Two kids running in the snow. We all need nature—and nature needs you. Together, we can protect the wildlife and wild lands of Massachusetts for generations to come. Make a tax-deductible donation today.
Two kids running in the snow. We all need nature—and nature needs you. Together, we can protect the wildlife and wild lands of Massachusetts for generations to come. Make a tax-deductible donation today.

Flickr © Andy Dingley

Massachusetts Releases Historic Request for Offshore Wind Proposals

May 08, 2023

Exciting news: Massachusetts has just requested proposals for new offshore wind turbine developments that could produce up to 25% of our state’s electricity. Wind energy developers will now be able to submit proposals to build large arrays of wind turbines in the waters off of the Massachusetts Coast.  

Most importantly, these proposals include requirements for developers to monitor and mitigate the impacts of wind turbines on wildlife and to build the most efficient system of transmission lines possible—both crucial measures for the protection of nature. 

Mass Audubon enthusiastically supports offshore wind energy projects, but these developments must, and can, be built with an ironclad commitment to protecting nature and biodiversity. 

 

Climate Change & Massachusetts Wildlife 

Climate change is by far the greatest threat to the birds and wildlife of Massachusetts. It causes sea level rise and stronger ocean storms which wreak havoc on coastal bird habitats, drowning out nesting and foraging areas for species such as the federally protected roseate tern and piping plover. Warmer temperatures also alter the length of seasons, interrupting traditional migration patterns. All of the birds, wildlife, and coastal ecosystems we cherish in Massachusetts are directly threatened by climate change.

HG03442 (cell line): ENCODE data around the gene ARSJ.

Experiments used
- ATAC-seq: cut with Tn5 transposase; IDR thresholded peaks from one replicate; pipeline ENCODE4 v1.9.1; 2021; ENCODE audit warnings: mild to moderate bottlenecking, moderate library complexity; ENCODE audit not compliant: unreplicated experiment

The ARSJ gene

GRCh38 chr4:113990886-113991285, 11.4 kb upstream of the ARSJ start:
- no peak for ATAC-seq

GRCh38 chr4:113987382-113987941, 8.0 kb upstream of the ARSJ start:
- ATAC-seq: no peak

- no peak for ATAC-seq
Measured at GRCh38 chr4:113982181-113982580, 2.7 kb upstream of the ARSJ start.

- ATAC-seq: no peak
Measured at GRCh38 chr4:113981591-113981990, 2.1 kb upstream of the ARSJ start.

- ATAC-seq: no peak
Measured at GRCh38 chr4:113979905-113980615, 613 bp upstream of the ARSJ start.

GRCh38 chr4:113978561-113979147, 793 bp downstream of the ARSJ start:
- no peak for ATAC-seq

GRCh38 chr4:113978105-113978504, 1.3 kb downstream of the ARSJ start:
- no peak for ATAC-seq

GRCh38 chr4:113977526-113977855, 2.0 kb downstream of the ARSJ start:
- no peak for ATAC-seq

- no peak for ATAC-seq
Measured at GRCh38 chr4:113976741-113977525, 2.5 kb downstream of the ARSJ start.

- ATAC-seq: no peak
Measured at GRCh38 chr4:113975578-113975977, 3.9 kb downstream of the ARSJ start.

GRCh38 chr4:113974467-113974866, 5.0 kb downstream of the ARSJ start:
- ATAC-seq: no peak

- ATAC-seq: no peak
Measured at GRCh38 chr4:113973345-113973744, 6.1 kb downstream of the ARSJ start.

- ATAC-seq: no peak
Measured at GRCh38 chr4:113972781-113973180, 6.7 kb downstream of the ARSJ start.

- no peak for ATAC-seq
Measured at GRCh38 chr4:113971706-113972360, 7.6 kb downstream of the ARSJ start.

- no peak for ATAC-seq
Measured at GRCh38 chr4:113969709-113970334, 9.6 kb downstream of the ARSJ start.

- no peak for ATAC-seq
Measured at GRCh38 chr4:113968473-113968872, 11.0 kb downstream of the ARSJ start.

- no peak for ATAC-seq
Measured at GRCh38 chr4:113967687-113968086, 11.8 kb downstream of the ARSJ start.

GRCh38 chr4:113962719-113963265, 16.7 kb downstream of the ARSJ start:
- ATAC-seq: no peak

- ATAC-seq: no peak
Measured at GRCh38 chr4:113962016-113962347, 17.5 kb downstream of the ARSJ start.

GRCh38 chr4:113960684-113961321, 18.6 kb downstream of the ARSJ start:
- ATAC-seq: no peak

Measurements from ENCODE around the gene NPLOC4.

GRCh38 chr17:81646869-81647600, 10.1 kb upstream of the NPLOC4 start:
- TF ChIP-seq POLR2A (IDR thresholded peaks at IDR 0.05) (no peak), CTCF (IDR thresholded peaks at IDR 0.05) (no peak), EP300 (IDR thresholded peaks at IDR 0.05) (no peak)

To slow the progress of climate change, Massachusetts must shift its energy system away from the fossil fuels that are emitting greenhouse gases into the atmosphere. The state has a goal of reaching net zero emissions by 2025. It simply won’t be possible to reach that goal without large-scale wind energy development. 

Wind energy projects—and especially offshore wind energy projects that take advantage of higher-speed ocean winds—are among the most cost-effective clean energy sources we have available. A few large-scale wind developments off our coast could power a quarter of the state. No other energy technology offers that kind of scale. 

 

Mass Audubon is Advocating for Wildlife-Friendly Wind Development 

While Massachusetts needs offshore wind energy to help slow the climate crisis that is destroying our ecosystems, these developments must not come at the expense of our birds and wildlife. 

Compared to previous wind energy proposals in Massachusetts, the state’s latest proposal includes stronger requirements for wind developers to monitor and mitigate any harm to nature and wildlife that their projects cause.  

We applaud the Commonwealth’s commitment to plan an efficient system of transmission lines that connect wind developments to the power grid. New transmission lines often impact forests and other habitats and can harm nearby birds and wildlife, so we must work to build new clean energy infrastructure with as light a footprint as possible.  

Our wildlife experts help monitor the impacts of wind energy development and are a critical voice on the state’s habitat advisory group. We will work to ensure that wind energy developers continue engaging with this group to make their projects as wildlife-friendly as possible. We’ll also continue to push for developers to provide the full funding needed to conduct wildlife monitoring and mitigation.  

The choice before us is not whether to pursue offshore wind or protect our iconic wildlife. We must do both. We’re optimistic that Massachusetts is up to the task. 

How You Can Help Advocate for Responsible Wind Energy Development

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Learn More About Offshore Wind

Find out why Mass Audubon supports responsible wind energy development as a key climate strategy in Massachusetts.